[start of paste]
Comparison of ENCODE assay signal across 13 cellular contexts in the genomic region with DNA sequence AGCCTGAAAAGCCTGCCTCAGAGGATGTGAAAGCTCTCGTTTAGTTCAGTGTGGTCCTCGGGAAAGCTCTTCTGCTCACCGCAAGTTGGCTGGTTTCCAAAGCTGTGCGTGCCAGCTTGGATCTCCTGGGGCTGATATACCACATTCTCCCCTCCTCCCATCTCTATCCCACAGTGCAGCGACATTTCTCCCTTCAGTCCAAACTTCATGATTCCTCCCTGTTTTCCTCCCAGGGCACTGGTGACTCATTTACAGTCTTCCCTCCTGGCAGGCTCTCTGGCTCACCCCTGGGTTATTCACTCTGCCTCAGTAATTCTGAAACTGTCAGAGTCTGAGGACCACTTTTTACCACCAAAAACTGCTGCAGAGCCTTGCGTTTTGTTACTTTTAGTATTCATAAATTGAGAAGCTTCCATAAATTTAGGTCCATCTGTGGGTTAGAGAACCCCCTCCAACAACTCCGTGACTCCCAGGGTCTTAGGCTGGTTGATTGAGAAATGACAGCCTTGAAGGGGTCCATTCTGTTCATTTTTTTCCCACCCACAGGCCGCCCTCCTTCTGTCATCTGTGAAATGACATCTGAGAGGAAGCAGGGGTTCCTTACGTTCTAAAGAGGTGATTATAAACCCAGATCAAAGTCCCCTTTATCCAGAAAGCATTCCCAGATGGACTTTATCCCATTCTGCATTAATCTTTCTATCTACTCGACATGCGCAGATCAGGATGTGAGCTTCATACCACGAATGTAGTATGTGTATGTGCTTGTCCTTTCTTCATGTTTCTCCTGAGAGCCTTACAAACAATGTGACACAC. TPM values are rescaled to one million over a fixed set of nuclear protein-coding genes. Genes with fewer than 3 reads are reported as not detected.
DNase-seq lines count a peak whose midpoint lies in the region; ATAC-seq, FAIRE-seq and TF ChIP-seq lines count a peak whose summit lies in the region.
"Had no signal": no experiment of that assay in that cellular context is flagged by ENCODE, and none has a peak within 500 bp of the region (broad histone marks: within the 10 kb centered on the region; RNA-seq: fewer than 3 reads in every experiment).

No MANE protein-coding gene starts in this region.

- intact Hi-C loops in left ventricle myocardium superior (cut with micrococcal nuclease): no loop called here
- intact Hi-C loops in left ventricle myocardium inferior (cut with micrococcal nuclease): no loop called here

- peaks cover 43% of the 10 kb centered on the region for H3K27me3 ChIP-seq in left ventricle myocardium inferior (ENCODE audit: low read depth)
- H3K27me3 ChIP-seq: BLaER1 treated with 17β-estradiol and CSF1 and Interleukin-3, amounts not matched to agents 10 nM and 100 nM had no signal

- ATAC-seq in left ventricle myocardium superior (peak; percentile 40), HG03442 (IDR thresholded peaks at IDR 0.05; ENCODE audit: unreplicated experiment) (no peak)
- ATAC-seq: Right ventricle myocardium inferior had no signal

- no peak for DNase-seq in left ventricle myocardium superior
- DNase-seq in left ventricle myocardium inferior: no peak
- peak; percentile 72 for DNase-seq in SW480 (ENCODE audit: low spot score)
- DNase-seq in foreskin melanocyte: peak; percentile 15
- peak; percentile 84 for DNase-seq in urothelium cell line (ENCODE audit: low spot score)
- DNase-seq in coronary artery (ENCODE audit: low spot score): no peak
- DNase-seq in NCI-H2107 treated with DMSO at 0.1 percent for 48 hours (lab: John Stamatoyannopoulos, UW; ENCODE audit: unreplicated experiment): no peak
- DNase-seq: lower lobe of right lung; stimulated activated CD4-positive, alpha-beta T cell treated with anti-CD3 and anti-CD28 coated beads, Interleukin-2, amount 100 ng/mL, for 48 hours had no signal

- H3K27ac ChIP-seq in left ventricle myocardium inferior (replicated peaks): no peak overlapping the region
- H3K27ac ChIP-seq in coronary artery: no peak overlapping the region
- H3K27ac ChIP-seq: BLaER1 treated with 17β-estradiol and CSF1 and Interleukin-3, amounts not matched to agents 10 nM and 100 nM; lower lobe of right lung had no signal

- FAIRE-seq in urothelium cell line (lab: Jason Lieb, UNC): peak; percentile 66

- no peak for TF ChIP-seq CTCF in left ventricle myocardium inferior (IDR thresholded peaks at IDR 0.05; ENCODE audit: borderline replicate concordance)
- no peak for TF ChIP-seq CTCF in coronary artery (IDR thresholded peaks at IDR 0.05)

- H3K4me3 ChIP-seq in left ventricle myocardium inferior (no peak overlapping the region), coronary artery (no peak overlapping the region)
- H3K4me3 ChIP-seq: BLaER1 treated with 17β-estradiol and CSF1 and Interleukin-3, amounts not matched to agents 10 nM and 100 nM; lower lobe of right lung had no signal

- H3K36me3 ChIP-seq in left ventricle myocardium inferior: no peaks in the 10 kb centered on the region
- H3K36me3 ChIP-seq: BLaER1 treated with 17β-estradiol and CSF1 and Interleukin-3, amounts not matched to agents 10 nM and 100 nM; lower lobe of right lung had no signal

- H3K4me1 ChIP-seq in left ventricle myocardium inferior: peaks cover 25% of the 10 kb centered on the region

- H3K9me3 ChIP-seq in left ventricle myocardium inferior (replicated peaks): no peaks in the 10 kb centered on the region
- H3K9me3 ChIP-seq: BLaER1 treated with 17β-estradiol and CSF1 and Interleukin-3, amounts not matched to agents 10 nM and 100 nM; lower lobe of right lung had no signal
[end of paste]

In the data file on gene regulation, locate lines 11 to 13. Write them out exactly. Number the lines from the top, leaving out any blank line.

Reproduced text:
- no peak for DNase-seq in left ventricle myocardium superior
- DNase-seq in left ventricle myocardium inferior: no peak
- peak; percentile 72 for DNase-seq in SW480 (ENCODE audit: low spot score)